What Do Your Students Think?

One of the best ways to be able to sit back and honestly take a good look at your teaching is to have the students complete an evaluation on you.  So I do.  I use a Google Form to ask them questions such as:
  • What was your favorite activity we did this year?
  • What is your favorite way to receive new information?
  • What do you wish we did more of in class?
  • What was your least favorite activity we did this year?
  • What is one thing you would change about Social Studies if you could?
  • Is this teacher willing to admit his/her mistakes?
  • Do you trust this teacher?
  • List five words to describe this teacher:
    (this is a fun one I ask so I can create a word cloud for the next year)
I don’t want questions that will only give me good feedback.  I want honest feedback from my students so I can see what I’m doing well and where I can make some changes.  And I take it seriously.  Student responses has led to some good changes I have made for my classroom over the years.

My favorite question on the evaluation is, “what advice would you give to new 7th graders on how to be successful in Mrs. Weber’s class?”  This gives me good information to use at the start of the year last year.  For some reasons, students take the advice from other students better than what I suggest. (Even though it ends up being the same thing…Shhh!)

The end of the year is always a good time to reflect on your teaching and look to make changes, what better way to do that, than asking the students you’ve been working for all year?!?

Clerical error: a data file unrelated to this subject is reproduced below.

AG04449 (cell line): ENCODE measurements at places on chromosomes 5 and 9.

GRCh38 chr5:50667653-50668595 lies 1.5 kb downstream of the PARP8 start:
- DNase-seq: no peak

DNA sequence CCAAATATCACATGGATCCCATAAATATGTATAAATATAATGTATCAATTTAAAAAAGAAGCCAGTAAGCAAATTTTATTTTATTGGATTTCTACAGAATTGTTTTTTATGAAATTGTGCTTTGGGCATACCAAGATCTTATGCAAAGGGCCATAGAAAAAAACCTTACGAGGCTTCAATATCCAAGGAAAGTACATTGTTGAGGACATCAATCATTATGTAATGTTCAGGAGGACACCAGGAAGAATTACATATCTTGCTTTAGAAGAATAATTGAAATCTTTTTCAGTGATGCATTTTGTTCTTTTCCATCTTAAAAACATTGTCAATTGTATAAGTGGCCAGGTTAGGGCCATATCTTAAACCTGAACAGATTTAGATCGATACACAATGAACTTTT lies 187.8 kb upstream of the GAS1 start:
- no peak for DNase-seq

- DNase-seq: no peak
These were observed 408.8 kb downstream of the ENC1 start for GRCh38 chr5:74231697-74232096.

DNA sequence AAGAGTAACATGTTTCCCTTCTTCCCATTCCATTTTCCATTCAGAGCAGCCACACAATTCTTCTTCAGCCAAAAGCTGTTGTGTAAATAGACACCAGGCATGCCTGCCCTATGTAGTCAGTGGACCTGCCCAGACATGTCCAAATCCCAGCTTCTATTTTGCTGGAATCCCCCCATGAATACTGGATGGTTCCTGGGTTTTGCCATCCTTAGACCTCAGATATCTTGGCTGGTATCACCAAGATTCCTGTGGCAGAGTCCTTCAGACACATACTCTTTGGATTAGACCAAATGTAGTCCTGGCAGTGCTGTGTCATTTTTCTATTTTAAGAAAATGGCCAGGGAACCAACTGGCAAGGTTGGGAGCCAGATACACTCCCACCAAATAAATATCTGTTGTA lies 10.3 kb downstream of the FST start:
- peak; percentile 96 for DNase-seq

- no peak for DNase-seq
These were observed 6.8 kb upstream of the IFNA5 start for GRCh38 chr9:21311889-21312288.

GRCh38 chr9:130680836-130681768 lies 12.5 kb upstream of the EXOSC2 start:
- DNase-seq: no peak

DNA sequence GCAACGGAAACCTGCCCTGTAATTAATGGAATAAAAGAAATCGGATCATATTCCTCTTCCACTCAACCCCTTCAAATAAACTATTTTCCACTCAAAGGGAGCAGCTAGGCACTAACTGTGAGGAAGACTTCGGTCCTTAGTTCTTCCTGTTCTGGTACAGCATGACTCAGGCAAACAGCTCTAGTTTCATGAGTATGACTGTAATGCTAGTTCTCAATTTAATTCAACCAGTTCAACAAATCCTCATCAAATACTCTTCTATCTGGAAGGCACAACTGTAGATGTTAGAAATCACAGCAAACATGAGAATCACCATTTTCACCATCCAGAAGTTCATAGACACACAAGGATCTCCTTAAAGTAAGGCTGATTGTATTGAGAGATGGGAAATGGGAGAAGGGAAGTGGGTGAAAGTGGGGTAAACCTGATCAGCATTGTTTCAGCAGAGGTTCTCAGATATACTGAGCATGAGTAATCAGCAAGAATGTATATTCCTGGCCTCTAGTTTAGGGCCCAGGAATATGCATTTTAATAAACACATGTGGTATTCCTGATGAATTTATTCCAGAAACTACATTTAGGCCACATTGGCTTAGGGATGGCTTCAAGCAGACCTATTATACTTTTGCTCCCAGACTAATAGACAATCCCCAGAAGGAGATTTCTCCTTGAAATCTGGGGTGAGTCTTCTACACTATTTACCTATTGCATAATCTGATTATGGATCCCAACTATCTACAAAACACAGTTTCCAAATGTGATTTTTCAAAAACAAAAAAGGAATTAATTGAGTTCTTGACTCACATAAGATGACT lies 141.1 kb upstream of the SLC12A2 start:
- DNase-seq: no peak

Need a few examples? Try these from Glenn Wiebe and get more rationale for student evals here:

Detecting Bias: Quick and Easy Lesson Applications for Practicing this Essential Skill (Part 1)

In the ongoing battle between serious, fact-based interpretation of current events and the onslaught of “fake news” stories being spread throughout social media (and beyond),debate headlines 21st century social studies teachers face a daunting task.  How can we possibly help students develop the necessary skills in order navigate the confusing blizzard of information they encounter on a daily basis?  Even still, who has enough hours in the day to both cover all the required content and engage in current events activities that encompass more than reading an article and answering a few questions?

As a veteran teacher believe me, I feel your pain.  My colleague Joe Zlatnik and I have spent time the past few years talking with teachers throughout the country about how they address bias in their classrooms.  The consensus we have heard is that most teachers don’t address it since they don’t have time to teach “current events.”  With this in mind we developed a set of simple activities that can help kids practice the skill of detecting bias within the framework of US and World history courses.  I will explain one of these activities in this first part of a three part series.

Continue reading Detecting Bias: Quick and Easy Lesson Applications for Practicing this Essential Skill (Part 1)

New Google Earth. Great! And . . . meh.

It shouldn’t come as a surprise to any of you that I am a huge Google Earth nerd. I love geography. I love maps. I love Google.

It’s a simple formula. A + B = C. Maps + Google = Google Earth nerd.

So when Google pushed out an online version of GE this week, all was right with the world. At least until I started digging into it a little bit. Don’t get me wrong. Any time I can play with an online Google tool, it’s a good day.

The new version does have a few cool features. But I’m just a little disappointed that the online version released this week is missing some of the sweet features of the desktop version. But let’s start with the good stuff. Continue reading New Google Earth. Great! And . . . meh.